Ray's account of Elk City's origins:|
Elk City unofficially formed when Peter auditioned for the band that Renee and I had been in together since 1990, Melting Hopefuls. Realizing the three of us were better suited to begin a new band rather than pretend to be the old one, we did just that.
We began playing together as often as possible. Usually three to four times a week. We were very excited about where this new thing could go.
We began our first attempts at making a record. Four tracks from this era ended up on our debut LP.
"Chocolate Girl", "Freeze Two Over Eight", "Tell the People" and "Solar Girl".
1998 in general:
We spent most of 1998 in our recording studio/rehearsal space, the WOMB, jamming, writing, making noise, and recording every moment onto multi-track tape. I've got hundreds of hours of material on DAT from these days. All these tapes would help us to shape our songs and sound. I'd make copies of these recordings for Peter, Renee and myself, and we'd all listen to them until the next rehearsal. When we'd return to the WOMB, what was just a jam would have turned into a song, with each of us bringing what the jam had meant to us into a new version.
From the beginning, Renee and Peter would each sing their own words and melodies over whatever music we were playing at the time. This was completely natural and organic. Right away their distinct personalities came through. After awhile it just wasn't an Elk City song unless both singers were featured.
Not yet known as Elk City, we played our first few lives shows in NYC at Baby Jupiter and Knitting Factory.
We began playing a monthly slot as Elk City at Lakeside Lounge on Ave. B in NYC. Renee didn't play bass yet. It was just guitar, drums and two voices. Really raw. We had so many songs stored up we could play four or five sets with no repeats. Just crazy amounts of stuff. We also had started trying to get more of our songs recorded . Not an easy task, because we had so many ideas we wanted to try on each song.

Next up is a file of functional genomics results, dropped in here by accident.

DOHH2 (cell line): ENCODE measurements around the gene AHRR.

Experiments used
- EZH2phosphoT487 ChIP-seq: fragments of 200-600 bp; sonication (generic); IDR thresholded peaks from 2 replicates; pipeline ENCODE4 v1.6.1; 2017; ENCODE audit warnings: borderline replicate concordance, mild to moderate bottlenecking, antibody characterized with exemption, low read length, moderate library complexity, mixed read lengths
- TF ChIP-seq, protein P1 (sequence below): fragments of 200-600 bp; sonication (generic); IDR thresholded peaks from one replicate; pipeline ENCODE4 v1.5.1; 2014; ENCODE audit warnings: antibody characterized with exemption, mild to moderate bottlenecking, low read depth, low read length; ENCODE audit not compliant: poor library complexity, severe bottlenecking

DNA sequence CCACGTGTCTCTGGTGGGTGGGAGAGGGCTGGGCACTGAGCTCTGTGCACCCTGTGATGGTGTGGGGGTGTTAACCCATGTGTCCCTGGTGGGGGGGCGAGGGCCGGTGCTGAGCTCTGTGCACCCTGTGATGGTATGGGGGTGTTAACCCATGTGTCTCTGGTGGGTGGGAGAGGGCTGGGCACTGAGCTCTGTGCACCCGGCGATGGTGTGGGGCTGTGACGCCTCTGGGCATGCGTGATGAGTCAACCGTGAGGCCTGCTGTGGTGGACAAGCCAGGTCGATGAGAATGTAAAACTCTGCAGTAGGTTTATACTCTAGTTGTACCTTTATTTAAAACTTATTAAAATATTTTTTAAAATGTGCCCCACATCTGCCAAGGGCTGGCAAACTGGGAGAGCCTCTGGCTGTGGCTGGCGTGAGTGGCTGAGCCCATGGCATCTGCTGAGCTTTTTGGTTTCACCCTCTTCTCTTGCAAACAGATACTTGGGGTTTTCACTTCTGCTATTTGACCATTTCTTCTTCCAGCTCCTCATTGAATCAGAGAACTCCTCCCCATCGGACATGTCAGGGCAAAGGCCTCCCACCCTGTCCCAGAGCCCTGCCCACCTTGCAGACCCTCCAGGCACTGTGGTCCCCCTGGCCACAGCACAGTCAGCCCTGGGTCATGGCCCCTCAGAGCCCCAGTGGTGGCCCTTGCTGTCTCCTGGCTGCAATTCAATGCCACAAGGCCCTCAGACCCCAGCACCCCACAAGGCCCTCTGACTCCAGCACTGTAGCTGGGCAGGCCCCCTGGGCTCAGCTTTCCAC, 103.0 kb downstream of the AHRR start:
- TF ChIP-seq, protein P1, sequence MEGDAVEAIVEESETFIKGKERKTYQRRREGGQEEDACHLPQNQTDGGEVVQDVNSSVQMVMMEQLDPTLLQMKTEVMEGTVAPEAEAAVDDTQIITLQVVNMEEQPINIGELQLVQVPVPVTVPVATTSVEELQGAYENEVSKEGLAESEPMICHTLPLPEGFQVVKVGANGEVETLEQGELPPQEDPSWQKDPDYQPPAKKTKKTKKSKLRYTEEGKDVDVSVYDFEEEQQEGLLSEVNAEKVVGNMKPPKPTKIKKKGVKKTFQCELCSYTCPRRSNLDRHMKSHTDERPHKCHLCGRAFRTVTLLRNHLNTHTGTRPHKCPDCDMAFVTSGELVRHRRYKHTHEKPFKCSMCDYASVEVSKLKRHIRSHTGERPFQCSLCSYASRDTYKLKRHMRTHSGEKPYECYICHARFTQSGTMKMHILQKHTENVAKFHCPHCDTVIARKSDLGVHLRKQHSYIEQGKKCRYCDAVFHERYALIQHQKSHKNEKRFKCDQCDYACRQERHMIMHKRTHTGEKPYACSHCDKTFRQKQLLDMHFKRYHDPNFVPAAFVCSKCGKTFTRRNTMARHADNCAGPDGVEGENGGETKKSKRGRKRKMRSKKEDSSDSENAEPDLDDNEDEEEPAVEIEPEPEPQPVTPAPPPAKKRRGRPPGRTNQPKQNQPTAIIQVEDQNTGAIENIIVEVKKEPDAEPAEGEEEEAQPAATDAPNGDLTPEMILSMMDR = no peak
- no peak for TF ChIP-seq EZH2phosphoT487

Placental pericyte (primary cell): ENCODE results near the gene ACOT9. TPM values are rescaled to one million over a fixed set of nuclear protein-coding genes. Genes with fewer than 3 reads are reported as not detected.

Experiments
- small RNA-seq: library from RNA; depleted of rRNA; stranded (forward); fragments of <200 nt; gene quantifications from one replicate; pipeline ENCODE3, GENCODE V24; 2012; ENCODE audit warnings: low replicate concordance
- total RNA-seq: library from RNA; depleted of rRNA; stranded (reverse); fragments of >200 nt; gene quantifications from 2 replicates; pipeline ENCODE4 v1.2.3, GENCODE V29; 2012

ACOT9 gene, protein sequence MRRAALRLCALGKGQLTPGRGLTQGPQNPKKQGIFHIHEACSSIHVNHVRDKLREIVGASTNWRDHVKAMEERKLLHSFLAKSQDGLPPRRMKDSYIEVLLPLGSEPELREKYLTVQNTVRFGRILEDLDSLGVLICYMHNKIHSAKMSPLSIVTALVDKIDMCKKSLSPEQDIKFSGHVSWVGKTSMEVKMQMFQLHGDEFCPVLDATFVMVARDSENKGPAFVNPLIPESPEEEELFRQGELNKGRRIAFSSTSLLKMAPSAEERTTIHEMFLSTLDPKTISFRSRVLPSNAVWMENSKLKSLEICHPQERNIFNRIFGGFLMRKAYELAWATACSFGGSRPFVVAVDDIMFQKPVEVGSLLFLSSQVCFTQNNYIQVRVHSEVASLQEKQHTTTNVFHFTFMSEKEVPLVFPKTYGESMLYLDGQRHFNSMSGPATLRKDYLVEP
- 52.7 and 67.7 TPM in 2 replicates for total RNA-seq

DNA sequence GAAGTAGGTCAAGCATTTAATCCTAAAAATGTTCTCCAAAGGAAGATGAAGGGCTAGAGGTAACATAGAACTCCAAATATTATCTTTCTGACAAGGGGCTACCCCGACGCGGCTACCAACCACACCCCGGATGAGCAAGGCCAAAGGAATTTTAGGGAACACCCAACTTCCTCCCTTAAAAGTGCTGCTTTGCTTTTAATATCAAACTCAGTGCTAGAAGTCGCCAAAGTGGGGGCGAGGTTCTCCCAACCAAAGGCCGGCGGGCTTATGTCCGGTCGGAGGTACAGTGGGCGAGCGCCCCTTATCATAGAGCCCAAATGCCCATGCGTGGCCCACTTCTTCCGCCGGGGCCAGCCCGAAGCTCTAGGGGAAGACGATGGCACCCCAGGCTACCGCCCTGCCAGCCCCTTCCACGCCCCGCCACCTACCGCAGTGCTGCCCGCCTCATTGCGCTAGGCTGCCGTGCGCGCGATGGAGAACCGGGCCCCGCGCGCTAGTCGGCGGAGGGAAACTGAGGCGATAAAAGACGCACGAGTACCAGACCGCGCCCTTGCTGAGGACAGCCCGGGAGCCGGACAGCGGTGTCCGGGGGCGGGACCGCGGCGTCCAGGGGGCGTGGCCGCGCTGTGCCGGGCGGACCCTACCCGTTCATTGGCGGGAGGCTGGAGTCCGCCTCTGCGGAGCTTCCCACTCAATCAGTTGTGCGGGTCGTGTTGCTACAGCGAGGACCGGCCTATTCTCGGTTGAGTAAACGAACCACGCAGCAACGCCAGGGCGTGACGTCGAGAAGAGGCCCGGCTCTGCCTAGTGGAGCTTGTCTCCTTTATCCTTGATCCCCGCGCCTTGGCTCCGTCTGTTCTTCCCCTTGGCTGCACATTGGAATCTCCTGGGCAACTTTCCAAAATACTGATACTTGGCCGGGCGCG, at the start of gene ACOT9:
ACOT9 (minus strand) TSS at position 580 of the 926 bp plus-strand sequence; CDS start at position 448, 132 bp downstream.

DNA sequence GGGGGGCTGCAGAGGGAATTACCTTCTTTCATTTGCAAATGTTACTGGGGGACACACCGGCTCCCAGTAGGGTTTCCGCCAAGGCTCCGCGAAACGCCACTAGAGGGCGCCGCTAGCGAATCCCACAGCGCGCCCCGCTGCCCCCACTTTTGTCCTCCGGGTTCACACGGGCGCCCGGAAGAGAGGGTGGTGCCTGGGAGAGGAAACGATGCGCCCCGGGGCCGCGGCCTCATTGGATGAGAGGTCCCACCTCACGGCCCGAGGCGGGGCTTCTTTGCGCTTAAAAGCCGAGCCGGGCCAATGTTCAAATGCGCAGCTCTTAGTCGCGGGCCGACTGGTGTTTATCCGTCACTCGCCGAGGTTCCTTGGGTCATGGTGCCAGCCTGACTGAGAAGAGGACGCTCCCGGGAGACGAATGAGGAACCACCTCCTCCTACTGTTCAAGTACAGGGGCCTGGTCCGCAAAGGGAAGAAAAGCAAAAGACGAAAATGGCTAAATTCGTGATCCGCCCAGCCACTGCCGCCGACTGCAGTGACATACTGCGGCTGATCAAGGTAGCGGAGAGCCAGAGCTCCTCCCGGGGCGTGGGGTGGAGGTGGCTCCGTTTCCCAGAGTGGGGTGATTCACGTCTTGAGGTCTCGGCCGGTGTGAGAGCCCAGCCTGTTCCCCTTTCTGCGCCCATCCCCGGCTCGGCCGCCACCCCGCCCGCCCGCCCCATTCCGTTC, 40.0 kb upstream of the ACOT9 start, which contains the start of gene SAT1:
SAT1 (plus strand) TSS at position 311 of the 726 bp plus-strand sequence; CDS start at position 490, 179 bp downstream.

Our first band road trip was a very inspiring week-long vacation to visit friends in Athens, GA. Some of our best songs to date were written in that week of jamming into hand-held cassette recorders. The first track on our debut, "Dreams of Steam", as well as the live favorite, "Crimson", are good examples.
Though we didn't have a gig on that trip, we got a good taste of what was in store for us when we traveled together.
We spent the summer recording what would become "status". Originally intended as a single, then an EP, we didn't realize at the time that we were creating our first LP.
By mid summer it became clear that we possessed a full-length of quality material. The problem? What to do with it.
October 10, 1999:
We played at the wedding ceremony of Jude and Midori, friends of Peter. Not the reception, the ceremony. We performed only one song that would become our first UK single, "Judori". It was for this event that we first realized the wonderful live effect of Renee playing bass on a keyboard. Long sustained notes that worked well with our music could easily be obtained. We immediately began playing shows with Renee singing as well as playing a Novation Bass-Station analog synth. A whole new world!
Later that fall we played with Versus at Columbia U using this new live sound. Our gigs were no longer confined to small venues. We became a more developed live act.
As the century drew to a close it was decided that we would release "status" with American indie, Hidden Agenda/Parasol. They imposed no strings to speak of and promised to release the record promptly. Sounded good to us.
On a random trip to a fave music shop, the Guitar Bar in Hoboken, NJ, I found an instrument that would further develop our live sound: the Fender Rhodes Piano Bass! Being sold on consignment by Tom Verlaine, it was simply too perfect for us to be true. Renee began making it her own right away and we haven't looked back. The Rhodes Bass is all over our new recordings and an important part of the live sound of the band.
June 6, 2000:
"status" is released in America!
Back to the present . . .